Dawn said...

I love your posts. I can not imagine being that organized. How many trips did it take for you to learn how to get what you needed?
Blessings,
Dawn

Illinois Lori said...

Wow, Jenny - that is amazing, and BEAUTIFUL! I can only imagine that kind of life...but I'm sure, not really. One would have to actually live it to know what to even imagine! Your work is so physically demanding, yet the peacefulness of your life is incomparable. Always enjoy reading about it! Thank you, so much, for sharing :-)

Blessings,
Lori

Anonymous said...

I love the pictures. Thanks for telling me about them. I still want to hop in one of those planes and come visit. I can't wait till my son and I can go out to the lake and watch the planes land and take off. What fun. When I dropped off the jump drive we had to sit at the new gate they were putting in so a plane could take off.

Phyllis

Carol said...

I guess I didn't comment here. I love flying in those small planes. I had hoped one of my kids would love to fly, but so far the oldest two are two chicken and Josiah will probably be too tall. I love taking the ERA flights from Anchorage to Kenai. I've flown to Mexico in a small plane for medical work - that was so cool. Wish I could take one of those planes and come visit you with my family some day. Thanks for posting this. Very wonderful insight to your life.

The Last Frontier said...

That would be fun! I'd love to have you and your family visit. I'm sure our boys would have a great time with your family! We'd have to set up another tent, though. Our wall tent wouldn't sleep all of you. :)

Anonymous said...

I came to your blog courtesy of Treppenwitz, an Israeli blogger who applauded you for knitting headwear for IDF soldiers. Much impressed by your blog.

Two items: 1. Air taxi; and 2. Inverter.

1. Air taxi. I'm interested to know the make and model of the aircraft you use for your air taxi. What is it, please?

2. Inverter. (You probably know this already.) On the boat I used to live on, we used an inverter. But if the inverter goes out AND you have battery power (do you?), you can run your DC powered items (such as a computer) directly from the battery. You have to match the adapter's output voltage and amperage; I don't know if you have the electrical kit to do that. You can find the output voltage and amperage on the bottom of the computer's power supply if you are running a laptop. (Mine takes 18.5V and 3.5A.) If you have a desktop, you will have to open the tower and search the power supply (hint: the power cord runs right to it). Hope that helps.

antares

The Last Frontier said...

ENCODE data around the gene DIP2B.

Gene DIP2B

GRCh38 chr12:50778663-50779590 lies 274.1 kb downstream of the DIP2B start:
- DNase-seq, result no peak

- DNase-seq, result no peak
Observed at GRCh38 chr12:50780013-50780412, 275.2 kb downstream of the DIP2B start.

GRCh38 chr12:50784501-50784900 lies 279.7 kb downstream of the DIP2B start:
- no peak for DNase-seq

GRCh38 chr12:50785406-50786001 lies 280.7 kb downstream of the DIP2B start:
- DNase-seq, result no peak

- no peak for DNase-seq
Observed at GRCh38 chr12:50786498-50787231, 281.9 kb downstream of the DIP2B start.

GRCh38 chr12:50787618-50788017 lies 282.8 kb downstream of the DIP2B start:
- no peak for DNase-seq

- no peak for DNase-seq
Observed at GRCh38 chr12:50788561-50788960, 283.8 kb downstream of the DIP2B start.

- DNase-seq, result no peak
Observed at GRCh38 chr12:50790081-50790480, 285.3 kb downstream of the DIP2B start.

Thank you very much for visiting and taking the time to comment. We used to fly in a Cessna 185 before we adopted our boys as newborns), but I incorrectly said that's what we fly in now. Actually is't a slightly larger plane, a Cessna 206. A DeHavilland (spelling?) Beaver is what we fly in if we have a much larger load.

Our inverter had a charger on it. When we ran the generator through it, we were able to charge the batteries farily quickly. Without it, we have to use an ordinary car battery charger, which takes much longer, therefore uses much more gas. We have a satelite internet system, and so far, we have not been able to find a 12 volt setup that will work for it. Still looking, though. We have had it plugged into the wiring that goes from the batteries and through the inverter, before it died. So we use the batteries. We do have our laptop wired directly to the batteries with an adapter. We hoped to be able to run a desktop computer, but some folks who have a vacation cabin nearby tried that with a similar setup and set it totally drained their batteries very quickly, and the computer didn't work well for even the few minutes it ran.
You liveed on a boat? That must have been quite an experience. We have some friends "down south" who used to live on a houseboat, but sold it recently.
Thank you, again,
Jenny

Anonymous said...

We had 24V gel cell batteries on the boat. Two banks of two wired in parallel to kick over the diesel. One for regular use, the other for backup. The boat was a Pearson 396.

The things that suck power on a computer are the disk drive and the display. To reduce disk access, install as much RAM as you can. Old CRT displays suck a lot of power. The flat screens, not so much. Set your power so the screen goes dark if you stop typing for more than 2 minutes and set the harddrive likewise.

Your site interests me 'cause I dream of retiring to Alaska.

antares

The Last Frontier said...

Thank you for that information. I hope you make it to Alaska for your retirement.
Best wishes!
Jenny